Sunday, July 29, 2012


Disney princesses are a a part of our culture. They're a large part of my generation. I grew up watching Disney Princess movies (Belle from Beauty and The Beast is my favorite). There are others that I like, such as the originals who were Cinderella, Snow White, and Princess Aurora/Brier Rose/Sleeping Beauty.

 Pocahontas was unique because she was the only real life princess and Disney was fairly accurate with her story. Mulan was also inspired by a real Japanese warrior, and as badass as she was, she is not actually a princess. Shang wasn't even a prince, but still, they made for a great couple!

Then there were those that really got on my nerves, such as Ariel (she came off as a spoiled brat), Jasmine (winy and complaining), and Rapunzel (just down right annoying). Tiana from The Princess and The Frog I liked because of her sassy sense of humor, even though I didn't care for the movie.

Princess Merida with her family.
Now a new princess is joining the ranks of The Disney Princesses franchise. The wild haired, stubborn, and independent Princess Merida of Scotland. Not only is Merida Pixar's first princess, she is Disney's first princess to have no prince charming.

No, instead she has something much better than that. A wonderful family.

When the movie begins we see Merida (voiced by Kelly MacDonald) as the oldest daughter of King Fergus (voicedc by Billy Connelly), who prefers to be more of a father than a king, and Queen Elinor (voiced by Emma Thompson), who rules the roost just about...everywhere. Merida also has three younger brothers, Harris, Hubert, and Hamish, who are fun loving troublemakers and are downright spoiled by their older sister.

Family life is relaxed, maybe too relaxed for Queen Elinor. King Fergus adores his children and encourages his daughter to be whoever she desires to be. The triplets are the comic relief of the story and actually become unlikely heroes as well.

Princess Merida and Queen Elinor
The storyline generates around Merida and her mother who are at their wits end with each other. Queen Elinor is old school royalty who lives by tradition. She wants Merida to marry and learn to be a respectful lady, with the hope of becoming a future queen.

Merida, on the other hand, is repulsed by the idea of marriage and balks every step of the way. She's an extraordinary horsewoman and deadly archer, and is more interested in adventure than romance.

After Merida publicly announces that she will have no husband, as well as besting her hopeful suitors at the archery contest, she and her mother have an all out yelling brawl. Leaving a desperate and rebellious Merida to do the unthinkable.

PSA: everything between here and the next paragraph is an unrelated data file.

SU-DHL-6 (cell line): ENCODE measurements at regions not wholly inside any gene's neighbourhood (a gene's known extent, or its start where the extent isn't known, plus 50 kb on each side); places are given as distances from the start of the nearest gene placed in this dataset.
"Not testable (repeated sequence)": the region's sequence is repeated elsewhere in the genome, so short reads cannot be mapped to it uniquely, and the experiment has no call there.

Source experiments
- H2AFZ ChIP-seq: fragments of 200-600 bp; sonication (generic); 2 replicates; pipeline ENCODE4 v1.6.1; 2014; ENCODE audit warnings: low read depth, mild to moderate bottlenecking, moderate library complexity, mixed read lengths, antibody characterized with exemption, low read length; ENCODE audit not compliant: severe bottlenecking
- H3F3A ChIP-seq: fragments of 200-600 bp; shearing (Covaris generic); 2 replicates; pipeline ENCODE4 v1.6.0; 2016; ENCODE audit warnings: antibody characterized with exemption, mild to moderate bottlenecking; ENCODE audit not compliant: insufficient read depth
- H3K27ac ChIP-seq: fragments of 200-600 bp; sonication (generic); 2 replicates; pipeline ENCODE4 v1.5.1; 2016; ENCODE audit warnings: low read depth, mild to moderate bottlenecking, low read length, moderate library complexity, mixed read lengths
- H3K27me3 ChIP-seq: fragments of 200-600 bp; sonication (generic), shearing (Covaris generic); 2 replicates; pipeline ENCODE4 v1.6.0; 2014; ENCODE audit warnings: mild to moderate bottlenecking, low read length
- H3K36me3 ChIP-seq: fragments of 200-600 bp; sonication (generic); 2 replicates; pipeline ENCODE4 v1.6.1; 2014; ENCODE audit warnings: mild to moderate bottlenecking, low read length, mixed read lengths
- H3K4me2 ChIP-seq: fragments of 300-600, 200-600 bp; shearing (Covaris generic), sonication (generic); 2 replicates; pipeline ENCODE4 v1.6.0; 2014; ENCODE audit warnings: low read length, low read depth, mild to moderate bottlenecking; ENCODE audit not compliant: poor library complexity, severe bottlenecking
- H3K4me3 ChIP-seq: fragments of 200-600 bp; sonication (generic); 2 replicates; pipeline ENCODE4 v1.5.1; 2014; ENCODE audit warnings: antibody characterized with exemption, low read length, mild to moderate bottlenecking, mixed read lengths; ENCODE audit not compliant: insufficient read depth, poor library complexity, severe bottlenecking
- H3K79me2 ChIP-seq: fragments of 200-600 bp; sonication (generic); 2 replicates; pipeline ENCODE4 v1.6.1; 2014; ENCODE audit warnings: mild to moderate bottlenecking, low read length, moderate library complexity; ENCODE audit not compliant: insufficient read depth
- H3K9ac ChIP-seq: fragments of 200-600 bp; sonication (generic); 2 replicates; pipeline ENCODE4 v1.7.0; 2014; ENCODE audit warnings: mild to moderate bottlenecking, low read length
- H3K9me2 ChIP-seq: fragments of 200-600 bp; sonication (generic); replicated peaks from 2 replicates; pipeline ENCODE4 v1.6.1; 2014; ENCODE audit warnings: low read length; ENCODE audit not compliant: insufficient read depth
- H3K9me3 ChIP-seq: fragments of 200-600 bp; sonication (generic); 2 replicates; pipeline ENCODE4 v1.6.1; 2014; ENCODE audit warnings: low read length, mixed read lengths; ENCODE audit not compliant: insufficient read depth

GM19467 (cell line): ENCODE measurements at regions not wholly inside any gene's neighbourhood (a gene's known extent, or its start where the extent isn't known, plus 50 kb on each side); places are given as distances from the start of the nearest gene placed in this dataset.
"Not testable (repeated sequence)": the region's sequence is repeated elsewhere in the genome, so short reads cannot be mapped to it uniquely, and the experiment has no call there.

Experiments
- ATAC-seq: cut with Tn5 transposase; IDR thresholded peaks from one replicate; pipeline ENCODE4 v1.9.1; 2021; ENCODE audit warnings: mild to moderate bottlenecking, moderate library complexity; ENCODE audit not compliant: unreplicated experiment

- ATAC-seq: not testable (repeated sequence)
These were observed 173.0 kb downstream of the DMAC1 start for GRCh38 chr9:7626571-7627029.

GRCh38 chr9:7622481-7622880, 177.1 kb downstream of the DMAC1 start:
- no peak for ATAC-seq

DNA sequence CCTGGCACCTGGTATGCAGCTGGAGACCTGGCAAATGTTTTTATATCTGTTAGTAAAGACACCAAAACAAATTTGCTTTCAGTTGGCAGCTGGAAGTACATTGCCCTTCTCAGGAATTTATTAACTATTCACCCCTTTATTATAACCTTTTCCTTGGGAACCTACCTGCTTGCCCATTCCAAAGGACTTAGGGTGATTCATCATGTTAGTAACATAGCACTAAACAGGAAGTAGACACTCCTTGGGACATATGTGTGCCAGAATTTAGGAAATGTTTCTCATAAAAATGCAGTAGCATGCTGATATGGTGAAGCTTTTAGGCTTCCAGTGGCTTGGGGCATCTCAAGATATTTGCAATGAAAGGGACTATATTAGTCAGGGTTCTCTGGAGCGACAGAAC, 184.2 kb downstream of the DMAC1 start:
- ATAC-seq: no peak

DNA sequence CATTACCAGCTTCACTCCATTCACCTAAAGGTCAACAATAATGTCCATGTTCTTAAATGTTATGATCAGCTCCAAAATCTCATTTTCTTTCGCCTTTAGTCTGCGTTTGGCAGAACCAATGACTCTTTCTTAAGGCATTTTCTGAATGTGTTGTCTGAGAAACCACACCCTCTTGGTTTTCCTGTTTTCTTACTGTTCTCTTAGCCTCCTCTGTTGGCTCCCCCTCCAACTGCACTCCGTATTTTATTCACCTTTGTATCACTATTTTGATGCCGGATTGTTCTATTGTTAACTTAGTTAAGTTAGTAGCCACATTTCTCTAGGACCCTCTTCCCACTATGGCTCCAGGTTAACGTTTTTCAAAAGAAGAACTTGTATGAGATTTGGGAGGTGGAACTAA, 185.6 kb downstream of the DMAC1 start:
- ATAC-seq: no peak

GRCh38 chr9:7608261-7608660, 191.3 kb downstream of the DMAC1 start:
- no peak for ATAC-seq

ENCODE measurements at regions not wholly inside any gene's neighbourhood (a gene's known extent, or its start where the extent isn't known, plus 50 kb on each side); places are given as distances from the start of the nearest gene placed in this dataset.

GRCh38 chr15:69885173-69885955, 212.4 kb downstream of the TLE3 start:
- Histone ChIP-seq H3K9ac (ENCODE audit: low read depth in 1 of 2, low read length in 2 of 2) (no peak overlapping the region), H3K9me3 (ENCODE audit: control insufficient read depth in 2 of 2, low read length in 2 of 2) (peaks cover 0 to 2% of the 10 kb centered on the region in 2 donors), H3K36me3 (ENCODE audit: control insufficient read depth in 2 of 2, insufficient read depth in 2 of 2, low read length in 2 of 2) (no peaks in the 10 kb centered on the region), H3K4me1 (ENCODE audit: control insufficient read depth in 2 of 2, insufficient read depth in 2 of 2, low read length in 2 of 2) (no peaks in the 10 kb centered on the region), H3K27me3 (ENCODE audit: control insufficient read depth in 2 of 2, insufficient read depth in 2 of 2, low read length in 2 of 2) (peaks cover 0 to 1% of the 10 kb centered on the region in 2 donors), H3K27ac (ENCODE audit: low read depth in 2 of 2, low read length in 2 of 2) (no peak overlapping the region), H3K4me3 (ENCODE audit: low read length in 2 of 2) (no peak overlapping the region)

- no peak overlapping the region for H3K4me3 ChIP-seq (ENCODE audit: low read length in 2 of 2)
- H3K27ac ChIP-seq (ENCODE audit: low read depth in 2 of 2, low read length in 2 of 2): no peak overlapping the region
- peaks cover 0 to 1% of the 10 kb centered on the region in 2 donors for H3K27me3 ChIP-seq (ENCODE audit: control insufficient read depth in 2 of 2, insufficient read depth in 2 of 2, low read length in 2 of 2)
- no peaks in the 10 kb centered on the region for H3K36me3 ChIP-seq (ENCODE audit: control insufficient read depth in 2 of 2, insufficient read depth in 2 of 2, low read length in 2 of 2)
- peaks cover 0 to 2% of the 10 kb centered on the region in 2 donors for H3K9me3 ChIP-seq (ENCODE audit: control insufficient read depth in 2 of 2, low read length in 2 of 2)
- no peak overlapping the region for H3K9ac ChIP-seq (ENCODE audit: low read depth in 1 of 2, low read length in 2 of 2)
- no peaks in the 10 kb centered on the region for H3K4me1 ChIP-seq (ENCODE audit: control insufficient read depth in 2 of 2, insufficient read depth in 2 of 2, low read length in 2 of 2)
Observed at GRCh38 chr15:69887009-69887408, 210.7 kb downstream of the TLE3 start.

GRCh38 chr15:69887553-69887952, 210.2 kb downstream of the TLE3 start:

Change her destiny.

King Fergus and Queen Elinor
 Change does not always come out the way we want it too and Merida's foolish act of selfishness almost costs her what is most dear and precious to her.

Her mother.

And yet...Merida must find the bravery to atone for her mistakes and make right what what she has wronged. In the process, she and her mother come to a much better and clearer understanding of one another.

Merida realizes that her mother didn't want her to be just a lady, but a strong and generous woman. She also learns that to find your own future, you must sometimes learn from the traditions of the past.

Elinor sees the courage that her daughter posses and knows that she is capable of handling her own life, not with help of a husband, but rather the guidance and support of her family.

This was a very good movie. Now I'll admit, it wasn't the best of Disney Princess movies, but it's one of the best movies that Pixar has come out with in several years.

The animation is beautiful, the soundtrack is stunning and full of traditional Celtic music, and it is hilarious. There is also a great subplot to the storyline concerning the legend of how the kingdom began, as well as a little mystery to go along with it.

Now some gave it a rather scathing review which I thought rather unfair and their opinions unrealistic-Visionary Daughters.

As far as Disney princesses go, I liked Merida. She is feisty, stubborn and rebellious, but she is fiercely loyal to her family and her kingdom. She has a great sense of humor and I especially loved how she just adored her baby brothers!

Of all the lessons that this movie could produce, the importance of family loyalty is the best and strongest. Not waiting around for prince charming to save you, but to rely on what you already have and to never, never take that for granted.


  1. Your review makes me feel much better about the movie! I was very much afraid that it was going to be uberly feminist (as it appeared in the trailers), and that pixar would disappoint me for once. Now I shall have to see it!

  2. P.s. I can't believe Rapunzel annoyed you so much! I loved her!

    P.P.s. Look what I just came across ^_^..


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